What a great way to pass the time and a beautiful memory. How does your experience writing, and/or publishing, Whoo-Ku Haiku differ from your other books? What was the toughest aspect of writing this book?
I wanted this book to be a bit different from my predator books, Coyote Moon and Hawk Rising, so I instead chose to focus on the owlets rather than their raptor parents. The challenge was trying to keep it suspenseful since it’s more episodic in nature, and a series of narrative vignettes rather than a circular day/night structure. I wanted to also add in scientific details about Great horned owls including where they nest, their prey, and how they’re preyed upon, etc., so it’s always a challenge to weave these things in a way that feels natural to the setting.
AND you did all that in Haiku. WOW! Having worked with numerous illustrators, did the amount of contact or input differ with this book? Did you include illustrator notes in your submitted manuscripts?
Not really. I usually try to leave a lot of room for illustrators to add their own visual voice to the story, and work their magic. I tend to add notes only when it’s necessary to the logistics of the story or for scientific purposes and give input on sketches related to scientific accuracy.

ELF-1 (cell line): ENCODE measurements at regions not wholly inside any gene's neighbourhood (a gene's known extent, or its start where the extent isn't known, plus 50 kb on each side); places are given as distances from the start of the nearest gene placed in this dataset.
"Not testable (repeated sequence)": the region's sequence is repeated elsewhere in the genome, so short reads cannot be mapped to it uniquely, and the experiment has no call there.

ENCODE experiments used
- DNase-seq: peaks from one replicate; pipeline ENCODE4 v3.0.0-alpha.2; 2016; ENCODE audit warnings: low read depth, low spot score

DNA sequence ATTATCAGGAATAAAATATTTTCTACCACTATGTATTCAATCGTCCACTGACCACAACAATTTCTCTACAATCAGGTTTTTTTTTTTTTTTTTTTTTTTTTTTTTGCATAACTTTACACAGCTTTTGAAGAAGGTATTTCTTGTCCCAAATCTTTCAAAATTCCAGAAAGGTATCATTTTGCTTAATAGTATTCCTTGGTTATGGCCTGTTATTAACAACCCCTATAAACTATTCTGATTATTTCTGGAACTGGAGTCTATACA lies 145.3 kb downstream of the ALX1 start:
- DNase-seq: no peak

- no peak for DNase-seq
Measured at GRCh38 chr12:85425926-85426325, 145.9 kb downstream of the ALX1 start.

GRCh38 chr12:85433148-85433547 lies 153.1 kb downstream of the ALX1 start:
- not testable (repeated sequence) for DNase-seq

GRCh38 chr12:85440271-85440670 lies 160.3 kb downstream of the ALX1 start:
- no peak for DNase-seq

What, or who, is your greatest source of inspiration?
My daughter, and our late dog continue to inspire me, as well as curiosity about the natural world. There is so much to learn and to celebrate!
Do you have a favorite book? (We promise NOT to tell the others) Perhaps one that was the most gratifying to write? Or one that means the most you or your family?
As of late, I have been cherishing Operation Rescue Dog, since it’s loosely based on our late dog Becca’s rescue story. It’s also a celebration of the rescuers who are so kind and dedicated. It’s helping me grieve knowing my girl lives on in all of my dog books.